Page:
Alex Timbers's Excellent Adventure

As the downtown darling becomes an uptown heavyweight, can he keep the music going?

By Erik Haagensen

Alex Timbers is a veritable theatre rock star. It’s not just his wavy locks, his cadre of fangirls or his recent lineup of hits—Bloody Bloody Andrew JacksonThe Pee-wee Herman ShowPeter and the StarcatcherHere Lies Love—that makes him worthy of attention. What’s more impressive is that the 35-year-old director, and sometimes writer, works consistently out of the box, bringing an iconoclastic downtown sensibility to his more mainstream work.

His latest—and most overtly commercial—project, is a musical adaptation of Sylvester Stallone’s iconic prizefighting film Rocky, which opened on Broadway in March after becoming a hit in Germany. Though adapted by the heavyweight team of Thomas Meehan, Lynn Ahrens and Stephen Flaherty (with Sylvester Stallone sharing book and producing credit), it is Timbers’s theatrical concept that puts the show over. His staging is dominated by a flying boxing ring that floats like a butterfly, swoops down to serve as a ceiling for interior locations, inverts in mid-air to become a projectable surface, and finally sails out into the audience for the climactic championship bout, even spinning to allow the audience to experience the perspective of both boxers from their respective corners. This unusual mix of intimate storytelling and invigorating, immersive spectacle is just the latest instance of Timbers pushing the American musical in new directions.

The possessor of a shaggy, almost Byronic handsomeness, Timbers is unfailingly polite and appealingly self-effacing. If his mind occasionally outraces his speech, his intelligence and thoughtfulness are immediately apparent. He grew up in Manhattan being taken to the occasional Broadway musical by his parents, but headed off to Yale University intent on becoming a filmmaker. There he discovered standup comedy, which soon led him into directing farces, such as Peter Shaffer’s Black Comedy and Ken Ludwig’s Lend Me a Tenor. His avant-garde instincts started to emerge in a self-described “wild” production of How to Succeed in Business Without Really Trying, in which all the secretaries were pregnant and Rosemary sang “Happy to Keep His Dinner Warm” while plunging a toilet. After graduation, his first job was as intern to artistic director Lynne Meadow at Manhattan Theatre Club, which taught him a lot but made him realize that he would not be directing at the MTC level any time soon and needed to create his own opportunities.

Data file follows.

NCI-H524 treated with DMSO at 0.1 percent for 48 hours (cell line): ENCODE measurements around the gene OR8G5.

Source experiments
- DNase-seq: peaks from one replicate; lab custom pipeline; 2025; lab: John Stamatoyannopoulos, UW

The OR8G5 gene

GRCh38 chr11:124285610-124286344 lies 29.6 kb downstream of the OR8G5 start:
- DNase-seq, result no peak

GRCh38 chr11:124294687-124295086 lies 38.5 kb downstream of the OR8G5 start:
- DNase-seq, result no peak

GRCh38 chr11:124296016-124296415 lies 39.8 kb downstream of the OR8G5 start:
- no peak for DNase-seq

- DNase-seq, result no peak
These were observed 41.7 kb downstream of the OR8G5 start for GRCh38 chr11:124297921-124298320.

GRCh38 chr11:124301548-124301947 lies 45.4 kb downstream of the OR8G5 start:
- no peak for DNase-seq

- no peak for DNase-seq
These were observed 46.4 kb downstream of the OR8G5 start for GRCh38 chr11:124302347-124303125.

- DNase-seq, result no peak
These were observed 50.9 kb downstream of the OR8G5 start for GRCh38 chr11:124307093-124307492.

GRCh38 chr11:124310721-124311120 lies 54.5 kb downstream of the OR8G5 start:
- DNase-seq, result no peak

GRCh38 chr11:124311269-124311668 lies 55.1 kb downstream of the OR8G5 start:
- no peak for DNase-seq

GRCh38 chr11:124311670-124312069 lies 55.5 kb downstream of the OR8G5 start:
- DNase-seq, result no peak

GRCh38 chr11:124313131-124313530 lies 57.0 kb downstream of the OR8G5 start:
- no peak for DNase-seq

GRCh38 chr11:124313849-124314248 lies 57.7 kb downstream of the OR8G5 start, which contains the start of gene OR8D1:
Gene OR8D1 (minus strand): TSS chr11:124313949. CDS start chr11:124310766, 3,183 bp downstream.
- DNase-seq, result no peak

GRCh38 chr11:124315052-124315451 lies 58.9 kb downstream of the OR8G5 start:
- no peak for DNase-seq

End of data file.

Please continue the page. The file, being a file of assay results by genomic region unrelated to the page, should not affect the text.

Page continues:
In short order the downtown company Les Freres Corbusier was born, debuting with a wordless dance piece called Un Piece de Mouvement Historique Avec la Geometrie that Timbers says involved “gestural choreography to Steve Reich and Philip Glass music, telling the history of math embodied with the creation of the universe.” The intention was to simultaneously satirize and celebrate the avant-garde. Other shows followed that combined his interest in history with high-concept mash-ups of content and style. When New York Times critic Ben Brantley stumbled upon the company’s A Very Merry Unauthorized Children’s Scientology Pageant, his rave review put the young artist on the map. A string of Off-Off-Broadway successes followed while Timbers also got his first taste of Broadway as assistant director to Des McAnuff on Jersey Boys.

Composer/lyricist Michael Friedman—who Timbers has called “a Kurt Weill for our times,” and who wrote the songs to Timbers’s books for Bloody Bloody Andrew Jackson and last summer’s Shakespeare in the Park musical adaptation of Love’s Labour’s Lost—compares Timbers to producer/director Harold Prince. “He’s an impresario,” explains Friedman of the common thread between the two figures. “He doesn’t just see how to direct a show; he also sees how that show will—I don’t want to say ‘sell’—how that show will be. Where it needs to be performed, how the audience should see it, how the advertising should be—all that stuff.”